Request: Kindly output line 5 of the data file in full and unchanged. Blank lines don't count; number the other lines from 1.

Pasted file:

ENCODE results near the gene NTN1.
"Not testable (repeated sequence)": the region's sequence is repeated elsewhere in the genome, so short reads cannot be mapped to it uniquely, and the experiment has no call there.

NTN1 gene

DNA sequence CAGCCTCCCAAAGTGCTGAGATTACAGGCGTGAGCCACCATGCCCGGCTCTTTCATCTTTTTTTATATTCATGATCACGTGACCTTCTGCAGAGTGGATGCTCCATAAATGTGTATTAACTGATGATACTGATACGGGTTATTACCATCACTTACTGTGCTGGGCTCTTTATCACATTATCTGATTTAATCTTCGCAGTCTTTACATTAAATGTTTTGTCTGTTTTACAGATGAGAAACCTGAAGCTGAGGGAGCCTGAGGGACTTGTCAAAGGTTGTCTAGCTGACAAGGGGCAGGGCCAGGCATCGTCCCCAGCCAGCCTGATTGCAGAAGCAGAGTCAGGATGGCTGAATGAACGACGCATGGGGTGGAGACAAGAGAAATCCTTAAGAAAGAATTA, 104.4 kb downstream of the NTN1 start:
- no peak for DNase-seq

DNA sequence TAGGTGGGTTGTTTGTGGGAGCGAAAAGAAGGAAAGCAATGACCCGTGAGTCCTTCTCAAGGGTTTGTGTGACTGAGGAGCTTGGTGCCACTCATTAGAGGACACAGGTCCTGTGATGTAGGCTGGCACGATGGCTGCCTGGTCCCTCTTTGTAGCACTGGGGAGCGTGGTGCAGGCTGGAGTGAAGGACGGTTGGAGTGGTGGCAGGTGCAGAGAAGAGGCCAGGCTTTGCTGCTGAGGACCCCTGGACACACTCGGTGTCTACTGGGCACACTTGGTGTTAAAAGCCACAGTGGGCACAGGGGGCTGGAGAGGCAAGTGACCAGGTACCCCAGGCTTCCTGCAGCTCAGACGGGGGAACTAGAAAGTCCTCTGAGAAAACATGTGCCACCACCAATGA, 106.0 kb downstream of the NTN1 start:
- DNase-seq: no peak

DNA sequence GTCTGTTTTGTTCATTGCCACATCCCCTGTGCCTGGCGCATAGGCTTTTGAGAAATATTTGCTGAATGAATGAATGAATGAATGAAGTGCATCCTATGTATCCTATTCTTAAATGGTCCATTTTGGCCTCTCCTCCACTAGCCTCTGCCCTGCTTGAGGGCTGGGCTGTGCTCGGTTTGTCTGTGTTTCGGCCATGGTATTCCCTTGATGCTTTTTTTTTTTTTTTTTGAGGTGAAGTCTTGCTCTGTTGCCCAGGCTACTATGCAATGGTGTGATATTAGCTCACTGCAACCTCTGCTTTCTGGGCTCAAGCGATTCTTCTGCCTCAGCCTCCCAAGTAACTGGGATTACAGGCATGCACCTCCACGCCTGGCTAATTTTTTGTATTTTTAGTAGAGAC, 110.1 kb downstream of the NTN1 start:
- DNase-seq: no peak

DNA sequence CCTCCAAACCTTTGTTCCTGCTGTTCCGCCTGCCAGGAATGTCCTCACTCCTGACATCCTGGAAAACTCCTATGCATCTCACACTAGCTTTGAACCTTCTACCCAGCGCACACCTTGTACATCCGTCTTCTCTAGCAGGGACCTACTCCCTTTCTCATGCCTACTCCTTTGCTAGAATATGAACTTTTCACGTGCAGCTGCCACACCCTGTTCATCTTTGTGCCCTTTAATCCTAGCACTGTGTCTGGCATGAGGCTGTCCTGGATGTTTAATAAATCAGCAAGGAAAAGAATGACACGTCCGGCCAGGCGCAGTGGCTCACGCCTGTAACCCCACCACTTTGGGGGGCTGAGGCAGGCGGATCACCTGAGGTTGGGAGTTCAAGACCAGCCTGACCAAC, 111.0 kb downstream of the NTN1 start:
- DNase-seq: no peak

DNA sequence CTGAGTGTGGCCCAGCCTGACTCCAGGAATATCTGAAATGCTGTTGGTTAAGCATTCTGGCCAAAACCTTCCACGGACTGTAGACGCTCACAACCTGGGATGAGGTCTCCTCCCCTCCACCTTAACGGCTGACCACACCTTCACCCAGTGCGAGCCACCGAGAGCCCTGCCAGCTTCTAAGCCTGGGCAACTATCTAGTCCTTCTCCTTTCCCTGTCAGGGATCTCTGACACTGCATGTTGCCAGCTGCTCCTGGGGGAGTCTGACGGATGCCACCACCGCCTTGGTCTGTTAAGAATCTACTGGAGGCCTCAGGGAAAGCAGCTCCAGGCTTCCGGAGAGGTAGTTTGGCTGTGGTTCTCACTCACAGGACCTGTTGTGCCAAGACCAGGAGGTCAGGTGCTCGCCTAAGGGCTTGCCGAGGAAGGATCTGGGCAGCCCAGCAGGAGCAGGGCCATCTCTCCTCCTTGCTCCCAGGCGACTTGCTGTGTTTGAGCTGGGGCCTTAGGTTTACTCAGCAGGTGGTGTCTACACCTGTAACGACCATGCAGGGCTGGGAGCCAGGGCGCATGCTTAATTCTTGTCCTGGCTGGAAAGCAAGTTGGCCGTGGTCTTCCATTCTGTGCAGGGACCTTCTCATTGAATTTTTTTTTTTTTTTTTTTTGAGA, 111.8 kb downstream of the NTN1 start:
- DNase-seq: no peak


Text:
- no peak for DNase-seq